ON THE HIGH WIRE

Ghana 2016 | INDUSTRY | INTERVIEW

TBY talks to Kate Quartey-Papafio, CEO of Reroy Group, on developing infrastructure, ECOWAS exports, and plans for 2016.

Kate Quartey-Papafio
BIOGRAPHY
Kate Quartey–Papafio founded Reroy Cables Ltd in 1992 to distribute high quality electrical cables, and as of today, Reroy Cables represents the repositioning of one of the iconic brand names in Ghana’s cable manufacturing and aluminum application industry, which goes beyond its basic power cables business. As a major player in the production and supply of power cables, conductors, provision of electrical power distribution system, and strategic contract services to the electricity sector, its business is also linked to the electricity distribution and transmission business.

You started in 1992 and, since then, the company has become one of the key infrastructure players here. Was that the vision when you started?

We had a focus and determination about what we wanted to deliver and how we wanted to deliver it. Then we targeted the larger supply chain. We started with importing cables, and then began to export by bringing semi-finished products into the country, adding value, and then exporting. Now that we have power, we also produce the cables here. We then realized that our clients also needed electrical accessories such as transformers and switches. Ghana also has raw materials like aluminum and copper, which gives us the full supply chain. We are going to extend what we have into neighboring countries, as they have the same needs. For us to sustain the market, we must train our people in terms of technology and use that to generate efficiency. We need a technology transfer, just as is the case in other parts of the world. My motivation is the desire to see this happen, especially among women. We have to start planning now for the next 50 years, forecasting where Ghana will be so that we will be able to catch up with the other parts of the world.

What is the current manufacturing capacity here?

We recently installed new machinery, which doubled capacity. We now produce 12,000 metric tons of aluminum and 4,000 tons of copper. We have widened our scope, and now we need to improve on training to be more efficient, as we cannot afford wastage. We currently have about 250 employees.

Which of the raw materials that you use are sourced in Ghana?

We currently have all of the raw materials here, but we are of course going through a little challenge in terms of power. Once the energy supply is sustainable, we will be able to source aluminum locally. We have to import the majority of raw materials.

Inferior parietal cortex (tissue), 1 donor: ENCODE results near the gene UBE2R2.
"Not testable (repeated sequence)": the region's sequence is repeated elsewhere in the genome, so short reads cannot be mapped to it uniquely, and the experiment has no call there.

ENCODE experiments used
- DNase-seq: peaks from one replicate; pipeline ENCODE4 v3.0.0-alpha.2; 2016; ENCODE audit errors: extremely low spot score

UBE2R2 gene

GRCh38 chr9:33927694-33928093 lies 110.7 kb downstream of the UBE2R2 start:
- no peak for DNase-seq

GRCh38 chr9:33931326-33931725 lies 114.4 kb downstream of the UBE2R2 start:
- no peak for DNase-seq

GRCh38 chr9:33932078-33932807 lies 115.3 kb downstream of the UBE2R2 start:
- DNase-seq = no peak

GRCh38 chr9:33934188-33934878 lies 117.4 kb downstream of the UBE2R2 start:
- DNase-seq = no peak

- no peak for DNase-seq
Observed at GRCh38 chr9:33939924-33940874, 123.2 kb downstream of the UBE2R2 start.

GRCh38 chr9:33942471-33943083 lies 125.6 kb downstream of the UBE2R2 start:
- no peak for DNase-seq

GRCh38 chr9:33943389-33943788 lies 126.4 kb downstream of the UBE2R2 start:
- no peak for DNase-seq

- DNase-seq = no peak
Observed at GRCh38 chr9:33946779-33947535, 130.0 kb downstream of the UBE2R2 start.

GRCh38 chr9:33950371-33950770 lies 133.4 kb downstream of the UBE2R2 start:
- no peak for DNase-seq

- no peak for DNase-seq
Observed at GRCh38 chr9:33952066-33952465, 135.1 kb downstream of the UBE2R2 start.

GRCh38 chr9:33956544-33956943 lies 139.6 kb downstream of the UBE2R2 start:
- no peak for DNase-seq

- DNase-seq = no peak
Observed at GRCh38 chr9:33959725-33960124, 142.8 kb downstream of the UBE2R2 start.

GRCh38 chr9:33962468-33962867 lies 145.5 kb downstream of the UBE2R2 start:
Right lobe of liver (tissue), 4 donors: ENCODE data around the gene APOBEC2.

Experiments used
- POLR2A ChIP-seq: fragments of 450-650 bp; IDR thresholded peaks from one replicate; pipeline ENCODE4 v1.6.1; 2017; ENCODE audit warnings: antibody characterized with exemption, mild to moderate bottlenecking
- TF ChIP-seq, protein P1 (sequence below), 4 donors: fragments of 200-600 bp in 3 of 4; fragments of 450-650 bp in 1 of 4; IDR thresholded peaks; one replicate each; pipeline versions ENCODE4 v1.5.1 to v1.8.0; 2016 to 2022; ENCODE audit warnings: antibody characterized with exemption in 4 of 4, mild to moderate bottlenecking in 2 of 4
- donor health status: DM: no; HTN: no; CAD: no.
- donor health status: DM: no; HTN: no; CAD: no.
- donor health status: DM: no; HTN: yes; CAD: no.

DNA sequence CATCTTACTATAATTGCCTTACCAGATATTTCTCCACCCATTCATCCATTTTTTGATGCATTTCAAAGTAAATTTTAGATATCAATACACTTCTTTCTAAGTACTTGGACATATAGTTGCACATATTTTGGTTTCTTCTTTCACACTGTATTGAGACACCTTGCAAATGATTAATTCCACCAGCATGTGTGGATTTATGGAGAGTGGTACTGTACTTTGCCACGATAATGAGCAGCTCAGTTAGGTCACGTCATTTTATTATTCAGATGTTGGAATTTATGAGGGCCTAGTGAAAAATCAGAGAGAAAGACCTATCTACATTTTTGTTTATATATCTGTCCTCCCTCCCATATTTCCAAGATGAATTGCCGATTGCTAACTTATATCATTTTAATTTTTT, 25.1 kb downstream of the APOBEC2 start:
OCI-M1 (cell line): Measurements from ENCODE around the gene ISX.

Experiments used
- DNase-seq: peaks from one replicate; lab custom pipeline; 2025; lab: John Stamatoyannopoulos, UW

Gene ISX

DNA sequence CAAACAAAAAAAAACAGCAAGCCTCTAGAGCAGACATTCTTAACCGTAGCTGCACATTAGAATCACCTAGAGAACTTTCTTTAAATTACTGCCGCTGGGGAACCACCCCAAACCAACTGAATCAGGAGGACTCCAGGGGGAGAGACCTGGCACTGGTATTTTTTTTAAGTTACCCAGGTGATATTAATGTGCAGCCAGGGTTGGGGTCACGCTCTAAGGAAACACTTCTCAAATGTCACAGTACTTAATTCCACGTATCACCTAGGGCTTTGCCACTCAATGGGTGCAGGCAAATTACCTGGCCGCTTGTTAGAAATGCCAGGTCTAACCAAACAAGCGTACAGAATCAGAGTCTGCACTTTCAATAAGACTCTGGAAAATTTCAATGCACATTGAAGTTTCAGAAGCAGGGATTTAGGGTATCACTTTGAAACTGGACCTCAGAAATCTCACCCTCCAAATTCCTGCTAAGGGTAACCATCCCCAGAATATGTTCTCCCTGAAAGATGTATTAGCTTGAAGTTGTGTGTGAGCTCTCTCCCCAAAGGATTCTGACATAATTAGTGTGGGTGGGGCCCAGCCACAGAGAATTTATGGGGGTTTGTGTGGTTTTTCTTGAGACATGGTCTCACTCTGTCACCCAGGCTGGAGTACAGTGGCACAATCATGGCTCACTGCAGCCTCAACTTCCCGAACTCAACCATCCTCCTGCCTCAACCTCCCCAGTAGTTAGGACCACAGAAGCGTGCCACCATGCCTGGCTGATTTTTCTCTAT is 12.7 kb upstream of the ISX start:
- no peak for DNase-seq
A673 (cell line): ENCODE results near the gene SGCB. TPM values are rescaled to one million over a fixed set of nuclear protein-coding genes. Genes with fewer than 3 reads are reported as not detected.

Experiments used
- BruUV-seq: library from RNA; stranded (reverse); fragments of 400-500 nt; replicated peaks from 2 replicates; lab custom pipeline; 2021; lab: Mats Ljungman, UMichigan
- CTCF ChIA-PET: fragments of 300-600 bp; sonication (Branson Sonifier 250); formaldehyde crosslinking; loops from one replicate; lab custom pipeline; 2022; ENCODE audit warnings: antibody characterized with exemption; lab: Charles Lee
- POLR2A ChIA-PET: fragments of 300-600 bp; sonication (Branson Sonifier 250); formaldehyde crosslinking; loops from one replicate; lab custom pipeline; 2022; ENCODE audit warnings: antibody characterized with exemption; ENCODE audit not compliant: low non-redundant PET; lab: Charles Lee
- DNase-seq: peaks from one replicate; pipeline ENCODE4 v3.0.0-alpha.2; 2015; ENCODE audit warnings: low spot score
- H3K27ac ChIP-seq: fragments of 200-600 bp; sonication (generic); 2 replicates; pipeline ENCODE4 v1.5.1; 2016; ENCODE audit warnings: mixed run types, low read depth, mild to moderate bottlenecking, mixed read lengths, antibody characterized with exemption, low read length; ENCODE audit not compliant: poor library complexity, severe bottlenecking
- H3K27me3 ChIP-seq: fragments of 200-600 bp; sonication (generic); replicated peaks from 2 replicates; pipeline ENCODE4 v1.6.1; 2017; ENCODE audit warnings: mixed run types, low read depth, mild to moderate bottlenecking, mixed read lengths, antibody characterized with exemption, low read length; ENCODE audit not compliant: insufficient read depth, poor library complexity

How did dumsor (load shedding) impact your operation?

It is something that has woken all of us up and is pushing us to become more efficient, because we are now considering installing solar panels to cut costs. It has shown us that there is no time to waste when implementing such efficiency-increasing initiatives. The power situation is getting better, but we cannot relax. We have to think about the near future and the increasing population, which we have to be able to support.

You already export to the ECOWAS region. Are you looking beyond that?

We are actually looking at exporting beyond ECOWAS, as the quality is virtually the same following our becoming ISO 9001:2008 qualified three years ago. Our product is of the same standard as anywhere in the world. We are looking at Europe, because here we have raw materials, the capacity to add value, and products that meet international standards. That of course means that we have to have the right level of technology to ensure that our systems meet the needs of our clients. I always encourage other industries to make the effort and earn certification, because it helps and motivates the company to improve their performance.

You also have cable operations in the marine sector to support the growing energy industry. How does your location allow you to tailor your services?

We have ports here, so it was a natural step to produce steel wire ropes for the ports, as we have to be responsive. The Tema dry-dock and shipyard needs this kind of equipment. We have to look at our surroundings and understand how we can enhance it. Tema harbor is expanding, as is the fiber-optic market. If all goes well, we want to go into the fiber optics by the end of next year. The world is moving on. We used to do telephone cables, but the demand for that is dwindling. If we are not catching up, then we will be left behind. We are looking for a partnership for this, because although we have the necessary capacity and local expertise, we have not done it before.

What are your expectations for 2016?

Our plan is to expand and add to what we are doing by more than 50%. We have to catch up now that the power situation has improved. The need for financing is high, but so are the local rates, so having a partner to support our development would help a lot.